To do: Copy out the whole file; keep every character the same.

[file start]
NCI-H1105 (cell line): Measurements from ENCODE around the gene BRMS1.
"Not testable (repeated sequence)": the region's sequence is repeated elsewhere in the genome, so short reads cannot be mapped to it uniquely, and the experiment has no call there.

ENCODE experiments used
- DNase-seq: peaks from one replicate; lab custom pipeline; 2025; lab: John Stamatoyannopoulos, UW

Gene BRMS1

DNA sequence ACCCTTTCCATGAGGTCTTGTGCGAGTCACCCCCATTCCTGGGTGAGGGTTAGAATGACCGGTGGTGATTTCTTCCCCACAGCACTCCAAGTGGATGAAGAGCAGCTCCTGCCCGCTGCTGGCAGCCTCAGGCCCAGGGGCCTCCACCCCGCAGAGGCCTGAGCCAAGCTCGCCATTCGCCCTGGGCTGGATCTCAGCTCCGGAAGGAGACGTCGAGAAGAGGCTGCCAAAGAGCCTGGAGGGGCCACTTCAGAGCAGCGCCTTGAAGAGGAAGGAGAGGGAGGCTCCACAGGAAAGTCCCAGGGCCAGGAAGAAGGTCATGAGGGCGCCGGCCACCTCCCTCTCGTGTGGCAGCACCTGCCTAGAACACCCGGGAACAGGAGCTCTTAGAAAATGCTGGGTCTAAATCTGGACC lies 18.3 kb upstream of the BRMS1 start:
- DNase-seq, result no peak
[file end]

NCI-H1105 (cell line): Measurements from ENCODE around the gene BRMS1.
"Not testable (repeated sequence)": the region's sequence is repeated elsewhere in the genome, so short reads cannot be mapped to it uniquely, and the experiment has no call there.

ENCODE experiments used
- DNase-seq: peaks from one replicate; lab custom pipeline; 2025; lab: John Stamatoyannopoulos, UW

Gene BRMS1

DNA sequence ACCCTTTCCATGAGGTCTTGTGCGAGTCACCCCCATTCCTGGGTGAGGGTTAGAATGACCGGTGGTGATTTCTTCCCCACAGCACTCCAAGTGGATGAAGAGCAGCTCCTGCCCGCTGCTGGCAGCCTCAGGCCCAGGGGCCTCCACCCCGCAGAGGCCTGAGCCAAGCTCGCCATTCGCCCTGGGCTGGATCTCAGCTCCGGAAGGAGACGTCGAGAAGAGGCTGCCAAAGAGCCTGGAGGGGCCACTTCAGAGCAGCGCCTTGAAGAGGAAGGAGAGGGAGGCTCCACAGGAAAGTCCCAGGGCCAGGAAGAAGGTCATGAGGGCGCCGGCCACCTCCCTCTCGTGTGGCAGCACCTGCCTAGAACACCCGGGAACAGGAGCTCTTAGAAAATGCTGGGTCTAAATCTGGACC lies 18.3 kb upstream of the BRMS1 start:
- DNase-seq, result no peak